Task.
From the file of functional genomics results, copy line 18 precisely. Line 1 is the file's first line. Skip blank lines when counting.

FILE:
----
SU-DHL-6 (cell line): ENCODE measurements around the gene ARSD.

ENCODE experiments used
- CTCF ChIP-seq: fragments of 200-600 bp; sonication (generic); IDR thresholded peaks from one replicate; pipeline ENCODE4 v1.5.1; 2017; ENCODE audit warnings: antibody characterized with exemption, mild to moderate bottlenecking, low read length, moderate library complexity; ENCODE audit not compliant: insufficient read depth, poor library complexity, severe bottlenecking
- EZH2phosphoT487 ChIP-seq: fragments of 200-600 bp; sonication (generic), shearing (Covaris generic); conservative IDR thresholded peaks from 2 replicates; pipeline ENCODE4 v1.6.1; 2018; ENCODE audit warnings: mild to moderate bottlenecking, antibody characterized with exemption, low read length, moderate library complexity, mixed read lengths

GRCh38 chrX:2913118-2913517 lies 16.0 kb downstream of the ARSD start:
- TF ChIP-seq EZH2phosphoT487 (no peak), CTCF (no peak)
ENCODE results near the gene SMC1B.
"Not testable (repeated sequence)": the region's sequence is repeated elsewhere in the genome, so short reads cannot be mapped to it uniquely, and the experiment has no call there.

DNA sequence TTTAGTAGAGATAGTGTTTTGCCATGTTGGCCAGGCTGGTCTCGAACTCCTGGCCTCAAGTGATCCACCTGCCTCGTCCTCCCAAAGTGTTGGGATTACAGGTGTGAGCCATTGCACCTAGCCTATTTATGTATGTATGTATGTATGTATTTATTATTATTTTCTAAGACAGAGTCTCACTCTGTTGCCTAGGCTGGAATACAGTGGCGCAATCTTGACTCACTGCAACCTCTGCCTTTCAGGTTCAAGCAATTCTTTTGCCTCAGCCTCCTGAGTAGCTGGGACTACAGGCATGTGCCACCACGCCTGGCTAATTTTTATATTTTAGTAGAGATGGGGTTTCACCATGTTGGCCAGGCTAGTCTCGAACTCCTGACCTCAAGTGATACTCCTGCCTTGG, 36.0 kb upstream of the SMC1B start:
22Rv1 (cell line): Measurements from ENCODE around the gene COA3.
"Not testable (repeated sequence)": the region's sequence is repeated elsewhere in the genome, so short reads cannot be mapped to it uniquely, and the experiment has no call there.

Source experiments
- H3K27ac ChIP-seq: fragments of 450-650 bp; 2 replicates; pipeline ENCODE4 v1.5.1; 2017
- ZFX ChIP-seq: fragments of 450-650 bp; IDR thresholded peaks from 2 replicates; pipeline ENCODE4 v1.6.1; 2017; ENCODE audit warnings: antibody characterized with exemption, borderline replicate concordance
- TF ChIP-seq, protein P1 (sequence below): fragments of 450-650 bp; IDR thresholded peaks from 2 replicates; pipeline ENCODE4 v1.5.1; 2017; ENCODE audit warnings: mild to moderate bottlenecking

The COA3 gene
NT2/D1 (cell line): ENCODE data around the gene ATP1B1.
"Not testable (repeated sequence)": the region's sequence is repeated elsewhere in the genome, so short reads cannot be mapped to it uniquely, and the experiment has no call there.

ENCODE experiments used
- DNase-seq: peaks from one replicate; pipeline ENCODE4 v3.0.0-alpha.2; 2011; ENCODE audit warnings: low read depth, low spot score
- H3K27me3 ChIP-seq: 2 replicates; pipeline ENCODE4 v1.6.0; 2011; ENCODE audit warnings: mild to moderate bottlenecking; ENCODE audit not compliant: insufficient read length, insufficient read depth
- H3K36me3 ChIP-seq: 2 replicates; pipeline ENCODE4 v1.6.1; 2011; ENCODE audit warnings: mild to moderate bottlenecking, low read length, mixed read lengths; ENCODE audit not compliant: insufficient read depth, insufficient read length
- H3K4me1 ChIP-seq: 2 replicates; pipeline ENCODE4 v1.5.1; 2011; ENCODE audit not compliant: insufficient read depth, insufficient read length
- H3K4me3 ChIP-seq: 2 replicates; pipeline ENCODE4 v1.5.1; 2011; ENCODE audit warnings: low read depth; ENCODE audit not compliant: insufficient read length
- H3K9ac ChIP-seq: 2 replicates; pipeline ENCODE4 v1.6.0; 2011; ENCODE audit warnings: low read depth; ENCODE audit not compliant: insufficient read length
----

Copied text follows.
"Not testable (repeated sequence)": the region's sequence is repeated elsewhere in the genome, so short reads cannot be mapped to it uniquely, and the experiment has no call there.